UK’s largest local authority sees near 5% waste drop
The UK's largest single local authority has seen the amount of waste its homes produce fall by almost 5% this year.
However, Birmingham City Council believes the cut is mainly due to the recession hitting households, despite also increasing the amount of waste it recycled.
The council has today (July 12) announced a 4.72% drop by weight in waste collected, however in terms of recycling, the city’s rate as a proportion of all waste went up 1.56% to 31.97%.
The latest figures show between 2005/06 and 2009/10, the city’s recycling ratehas almost doubled from 17% to 31.9%
While the share of waste sent to the city’s energy recovery facility in Tyseley has remained stable at roughly 62% in 2009/10, while the share of waste landfilled has fallen from 18.1% to 12.25%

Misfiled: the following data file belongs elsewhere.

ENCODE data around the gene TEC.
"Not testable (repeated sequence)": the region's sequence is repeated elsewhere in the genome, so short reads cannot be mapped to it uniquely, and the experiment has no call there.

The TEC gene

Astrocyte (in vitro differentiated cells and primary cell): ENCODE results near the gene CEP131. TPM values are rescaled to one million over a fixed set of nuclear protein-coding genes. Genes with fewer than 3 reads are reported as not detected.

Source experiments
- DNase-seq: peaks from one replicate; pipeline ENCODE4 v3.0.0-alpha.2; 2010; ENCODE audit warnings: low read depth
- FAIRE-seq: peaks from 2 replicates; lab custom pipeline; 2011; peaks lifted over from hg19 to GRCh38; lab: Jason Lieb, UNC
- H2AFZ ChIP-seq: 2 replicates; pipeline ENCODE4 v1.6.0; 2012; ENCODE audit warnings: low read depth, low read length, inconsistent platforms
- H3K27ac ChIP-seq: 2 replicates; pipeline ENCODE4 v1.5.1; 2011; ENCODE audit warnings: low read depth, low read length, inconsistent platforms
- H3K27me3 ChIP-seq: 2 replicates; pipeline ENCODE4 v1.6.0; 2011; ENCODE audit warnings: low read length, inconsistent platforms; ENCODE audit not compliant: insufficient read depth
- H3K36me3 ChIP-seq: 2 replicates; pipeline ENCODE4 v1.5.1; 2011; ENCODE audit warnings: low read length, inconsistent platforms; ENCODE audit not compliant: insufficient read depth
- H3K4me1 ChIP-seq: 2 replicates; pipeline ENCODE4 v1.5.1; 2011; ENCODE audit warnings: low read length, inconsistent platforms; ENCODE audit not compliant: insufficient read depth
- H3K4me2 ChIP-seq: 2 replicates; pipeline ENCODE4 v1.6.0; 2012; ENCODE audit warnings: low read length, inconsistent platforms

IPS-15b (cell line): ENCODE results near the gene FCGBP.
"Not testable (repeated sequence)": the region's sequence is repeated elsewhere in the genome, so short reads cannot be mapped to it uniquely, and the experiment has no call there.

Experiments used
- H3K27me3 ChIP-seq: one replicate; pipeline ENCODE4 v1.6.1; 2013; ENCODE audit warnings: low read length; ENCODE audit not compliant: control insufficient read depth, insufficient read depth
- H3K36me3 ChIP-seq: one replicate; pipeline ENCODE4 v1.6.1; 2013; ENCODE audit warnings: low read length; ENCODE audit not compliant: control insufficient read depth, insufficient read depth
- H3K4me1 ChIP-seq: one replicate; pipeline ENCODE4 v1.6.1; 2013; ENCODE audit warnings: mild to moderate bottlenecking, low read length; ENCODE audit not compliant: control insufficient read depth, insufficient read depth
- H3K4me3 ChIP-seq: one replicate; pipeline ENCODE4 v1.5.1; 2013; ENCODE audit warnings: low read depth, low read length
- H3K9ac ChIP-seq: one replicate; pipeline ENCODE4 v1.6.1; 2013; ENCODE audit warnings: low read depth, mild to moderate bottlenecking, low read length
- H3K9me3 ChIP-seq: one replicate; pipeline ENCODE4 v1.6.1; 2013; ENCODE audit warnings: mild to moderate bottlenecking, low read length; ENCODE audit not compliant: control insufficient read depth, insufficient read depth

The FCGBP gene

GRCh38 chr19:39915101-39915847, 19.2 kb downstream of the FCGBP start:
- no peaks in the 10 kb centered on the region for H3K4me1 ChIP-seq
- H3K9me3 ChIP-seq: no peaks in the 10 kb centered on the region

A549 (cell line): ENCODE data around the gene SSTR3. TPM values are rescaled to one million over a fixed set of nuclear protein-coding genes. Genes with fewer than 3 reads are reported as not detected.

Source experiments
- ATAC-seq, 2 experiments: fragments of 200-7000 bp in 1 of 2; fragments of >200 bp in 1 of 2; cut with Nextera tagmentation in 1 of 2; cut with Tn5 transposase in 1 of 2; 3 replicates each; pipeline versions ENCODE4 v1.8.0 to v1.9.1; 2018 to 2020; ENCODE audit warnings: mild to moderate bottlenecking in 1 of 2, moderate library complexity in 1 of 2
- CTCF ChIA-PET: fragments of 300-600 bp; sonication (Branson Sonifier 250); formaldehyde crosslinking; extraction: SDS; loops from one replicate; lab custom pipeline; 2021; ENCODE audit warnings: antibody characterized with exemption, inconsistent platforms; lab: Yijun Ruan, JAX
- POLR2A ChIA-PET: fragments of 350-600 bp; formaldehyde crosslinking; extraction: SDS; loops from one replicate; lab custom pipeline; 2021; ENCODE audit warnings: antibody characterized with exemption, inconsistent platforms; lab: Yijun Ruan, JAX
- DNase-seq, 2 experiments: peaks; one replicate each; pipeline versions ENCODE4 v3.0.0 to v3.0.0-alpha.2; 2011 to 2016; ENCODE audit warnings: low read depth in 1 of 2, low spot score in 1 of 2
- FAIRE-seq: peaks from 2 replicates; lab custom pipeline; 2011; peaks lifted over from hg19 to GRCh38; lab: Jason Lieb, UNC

Cabinet member for transportation and regeneration, Timothy Huxtable points out the figures for waste recycled, sent to landfill or used to create energy do not add up to 100% when combined.
He explained this is because the figures are based on different measurements ‘as per government requirements’.
Mr Huxtable said: “Overall waste levels are down and this will be in part due to the gradual trend of retailers using less packaging, but the fact we have seen a significant drop in just twelve months indicates that other factors are also at play.
“The recession has hit Birmingham and the rest of the country hard in the last year, people have been spending less on goods and therefore it is highly likely this is a key cause for waste levels dropping.
“We must and will continue to look at ways to reduce, reuse and recycle and to roll-out services to more people, covering a wider range of waste so that Birmingham continues to be cleaner, greener and more attractive.”
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